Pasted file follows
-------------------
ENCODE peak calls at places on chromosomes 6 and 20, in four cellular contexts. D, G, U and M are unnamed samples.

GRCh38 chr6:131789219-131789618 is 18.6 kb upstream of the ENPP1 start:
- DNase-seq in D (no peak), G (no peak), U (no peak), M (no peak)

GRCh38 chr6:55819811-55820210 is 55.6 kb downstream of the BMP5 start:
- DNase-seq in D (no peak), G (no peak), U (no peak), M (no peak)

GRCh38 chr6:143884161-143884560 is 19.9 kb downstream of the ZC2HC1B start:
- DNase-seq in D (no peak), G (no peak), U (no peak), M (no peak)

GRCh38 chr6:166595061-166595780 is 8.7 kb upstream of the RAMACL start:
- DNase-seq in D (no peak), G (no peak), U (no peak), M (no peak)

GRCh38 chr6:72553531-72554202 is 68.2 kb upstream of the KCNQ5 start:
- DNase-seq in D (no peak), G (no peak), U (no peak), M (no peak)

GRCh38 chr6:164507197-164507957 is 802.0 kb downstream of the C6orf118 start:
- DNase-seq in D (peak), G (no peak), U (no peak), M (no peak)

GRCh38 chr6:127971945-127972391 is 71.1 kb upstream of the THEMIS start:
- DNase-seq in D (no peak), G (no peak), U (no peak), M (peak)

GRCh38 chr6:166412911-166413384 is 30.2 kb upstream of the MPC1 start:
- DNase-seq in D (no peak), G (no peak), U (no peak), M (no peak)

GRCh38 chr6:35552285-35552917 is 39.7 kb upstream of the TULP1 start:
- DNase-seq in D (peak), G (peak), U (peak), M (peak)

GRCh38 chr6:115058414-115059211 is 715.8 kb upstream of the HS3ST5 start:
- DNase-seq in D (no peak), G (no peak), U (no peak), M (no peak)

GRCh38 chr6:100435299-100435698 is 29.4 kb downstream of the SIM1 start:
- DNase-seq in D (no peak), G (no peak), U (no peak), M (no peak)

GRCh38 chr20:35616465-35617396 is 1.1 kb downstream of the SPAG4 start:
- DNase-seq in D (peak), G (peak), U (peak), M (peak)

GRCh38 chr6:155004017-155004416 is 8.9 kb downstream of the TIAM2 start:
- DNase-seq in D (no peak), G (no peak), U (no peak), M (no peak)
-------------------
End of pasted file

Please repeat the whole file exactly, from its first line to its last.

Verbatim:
ENCODE peak calls at places on chromosomes 6 and 20, in four cellular contexts. D, G, U and M are unnamed samples.

GRCh38 chr6:131789219-131789618 is 18.6 kb upstream of the ENPP1 start:
- DNase-seq in D (no peak), G (no peak), U (no peak), M (no peak)

GRCh38 chr6:55819811-55820210 is 55.6 kb downstream of the BMP5 start:
- DNase-seq in D (no peak), G (no peak), U (no peak), M (no peak)

GRCh38 chr6:143884161-143884560 is 19.9 kb downstream of the ZC2HC1B start:
- DNase-seq in D (no peak), G (no peak), U (no peak), M (no peak)

GRCh38 chr6:166595061-166595780 is 8.7 kb upstream of the RAMACL start:
- DNase-seq in D (no peak), G (no peak), U (no peak), M (no peak)

GRCh38 chr6:72553531-72554202 is 68.2 kb upstream of the KCNQ5 start:
- DNase-seq in D (no peak), G (no peak), U (no peak), M (no peak)

GRCh38 chr6:164507197-164507957 is 802.0 kb downstream of the C6orf118 start:
- DNase-seq in D (peak), G (no peak), U (no peak), M (no peak)

GRCh38 chr6:127971945-127972391 is 71.1 kb upstream of the THEMIS start:
- DNase-seq in D (no peak), G (no peak), U (no peak), M (peak)

GRCh38 chr6:166412911-166413384 is 30.2 kb upstream of the MPC1 start:
- DNase-seq in D (no peak), G (no peak), U (no peak), M (no peak)

GRCh38 chr6:35552285-35552917 is 39.7 kb upstream of the TULP1 start:
- DNase-seq in D (peak), G (peak), U (peak), M (peak)

GRCh38 chr6:115058414-115059211 is 715.8 kb upstream of the HS3ST5 start:
- DNase-seq in D (no peak), G (no peak), U (no peak), M (no peak)

GRCh38 chr6:100435299-100435698 is 29.4 kb downstream of the SIM1 start:
- DNase-seq in D (no peak), G (no peak), U (no peak), M (no peak)

GRCh38 chr20:35616465-35617396 is 1.1 kb downstream of the SPAG4 start:
- DNase-seq in D (peak), G (peak), U (peak), M (peak)

GRCh38 chr6:155004017-155004416 is 8.9 kb downstream of the TIAM2 start:
- DNase-seq in D (no peak), G (no peak), U (no peak), M (no peak)